There is a lot of different theories about the different enthnic makeup of the Philippine people. Obviously the 7000+ islands of the PI and 10's of thousands of islands in Indonesia and Malaysia have allowed the mixing of many enthnic groups as well as religion. I have read that the "mountain tribes" are directly linked to Taiwan, and being away from the coastal areas they may have held onto a more undulated version of old customs. The Spanish, who wanted to convert and suppress tribal customs, left the "Central" tribes alone, for better or worse the US didn't. An interesting book is "Head Hunters" by David Howard who in 1994 interviews several elders from several tribes.

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Conogre
Senior Member
posted 12-18-2002 03:46     Click Here to See the Profile for Conogre   Click Here to Email Conogre     Edit/Delete Message   Reply w/Quote
While many ethnic groups, particularly on a tribal level, are known as headhunters, the custom goes back nearly as far as recorded history itself.
Mere coincedence that the heads of revolutionaries and religious visionaries were often displayed on pikes or spears outside the camps, villages and castles of the victors?
Once the eyes (the windows of the soul) were dimmed and the lips (which often uttered statements that moved thousands to follow their preaching or diatribe) were silenced, the head then became a symbol of dethroned power, a visual confirmation that none were so mighty as to be invulnerable.
It's been noted that many lands seem to have an original or very early australonegroid population that has been pushed to the boundries and superceded by an indo-asian population that were later replaced by the now ruling mixture, to the point that this seems far more than mere coincedence.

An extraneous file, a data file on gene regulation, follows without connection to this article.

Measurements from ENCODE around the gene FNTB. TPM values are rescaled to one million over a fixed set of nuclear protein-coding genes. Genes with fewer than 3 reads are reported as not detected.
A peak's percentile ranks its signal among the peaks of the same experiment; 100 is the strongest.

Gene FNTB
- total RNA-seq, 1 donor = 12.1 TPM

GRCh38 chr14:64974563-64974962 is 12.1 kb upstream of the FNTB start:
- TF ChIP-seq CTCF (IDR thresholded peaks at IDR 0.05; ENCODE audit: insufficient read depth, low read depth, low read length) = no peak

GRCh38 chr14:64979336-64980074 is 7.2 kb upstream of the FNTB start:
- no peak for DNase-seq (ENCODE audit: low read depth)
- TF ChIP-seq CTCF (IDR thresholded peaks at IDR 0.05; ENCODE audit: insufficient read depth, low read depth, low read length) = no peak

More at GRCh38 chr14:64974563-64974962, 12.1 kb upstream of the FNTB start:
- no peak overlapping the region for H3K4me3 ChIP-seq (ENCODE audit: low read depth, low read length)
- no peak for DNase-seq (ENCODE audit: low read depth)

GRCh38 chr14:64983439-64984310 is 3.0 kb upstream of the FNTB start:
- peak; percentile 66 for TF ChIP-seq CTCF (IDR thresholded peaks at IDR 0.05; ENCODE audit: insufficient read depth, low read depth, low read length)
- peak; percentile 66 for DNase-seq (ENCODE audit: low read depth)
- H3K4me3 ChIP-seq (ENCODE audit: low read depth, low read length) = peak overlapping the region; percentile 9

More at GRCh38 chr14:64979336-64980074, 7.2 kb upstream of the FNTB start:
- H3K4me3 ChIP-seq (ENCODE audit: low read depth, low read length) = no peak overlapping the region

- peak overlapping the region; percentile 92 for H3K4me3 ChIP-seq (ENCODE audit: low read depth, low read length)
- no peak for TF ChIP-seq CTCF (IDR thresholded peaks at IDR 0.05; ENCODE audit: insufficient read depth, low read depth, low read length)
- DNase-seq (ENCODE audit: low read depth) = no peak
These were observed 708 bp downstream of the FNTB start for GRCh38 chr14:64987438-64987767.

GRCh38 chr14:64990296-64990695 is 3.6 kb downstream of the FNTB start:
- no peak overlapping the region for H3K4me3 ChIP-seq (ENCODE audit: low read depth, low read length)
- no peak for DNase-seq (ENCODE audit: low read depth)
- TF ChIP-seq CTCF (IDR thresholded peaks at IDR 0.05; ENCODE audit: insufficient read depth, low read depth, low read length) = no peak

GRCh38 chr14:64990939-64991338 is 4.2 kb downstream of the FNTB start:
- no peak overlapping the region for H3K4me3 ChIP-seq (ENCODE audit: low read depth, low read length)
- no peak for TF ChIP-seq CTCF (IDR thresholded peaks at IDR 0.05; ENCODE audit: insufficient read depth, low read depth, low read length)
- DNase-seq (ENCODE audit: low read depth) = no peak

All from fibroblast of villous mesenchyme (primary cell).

As to stories of creation, be it on a tribal level or that "accepted" by major existing religions, here too are found similarities that seem to be almost universal in the human species, a basic recognition of the fact that we seem to be above or at least significantly different from the rest of nature's creations.
Is the whole head really all that different from ears, hands, scalps or any other form of trophy signifying a hunters prowess?
Human migrational paths seem inarguable to all but the strictest fundamentalists, and if such is true, is it so strange that weapons and implements often show an uncanny resemblance?
To me, what seems strange is that the obvious eveidence is so often clear, yet specialists in any given field often seem hell bent on disguisig or hiding the fact based upon whichever treatise or publication they are attempting to make a claim to fame with, and true history is always the loser.

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Roro
Senior Member
posted 12-18-2002 09:08     Click Here to See the Profile for Roro   Click Here to Email Roro     Edit/Delete Message   Reply w/Quote
I think the whole head is a little different than other bodily trophies for a couple reasons. On the physics side, its a lot harder to chop a head off than a scalp, making the weapons heavier. Compare a mandau to an native american knife or tomohawk. On the cultural side, many asian civilizations felt the head held the soul, making it a symbol of owning the spirit and possibly power of the dead (I gotta admit that its better than obtaining the power by consumption, eek! ick). More obviously and as mentioned, it was possible to recongnize the dead by their heads, but not their scalps or ears. I think that ears inparticular were only used as an, excuse the pun, head counting measure. I think that most of all that most of the power of intellgence (and consequently peace ) comes from communication, and most if not all of our communication comes from the head. Its irionic that the place where peace can come from is the valued in war only when destroyed.

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Roro
Senior Member
posted 12-18-2002 09:11     Click Here to See the Profile for Roro   Click Here to Email Roro     Edit/Delete Message   Reply w/Quote
and all that at 9:00 am.

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justin
Senior Member
posted 12-18-2002 09:46     Click Here to See the Profile for justin   Click Here to Email justin     Edit/Delete Message   Reply w/Quote
Thank you all for your helpful,and interesting comments.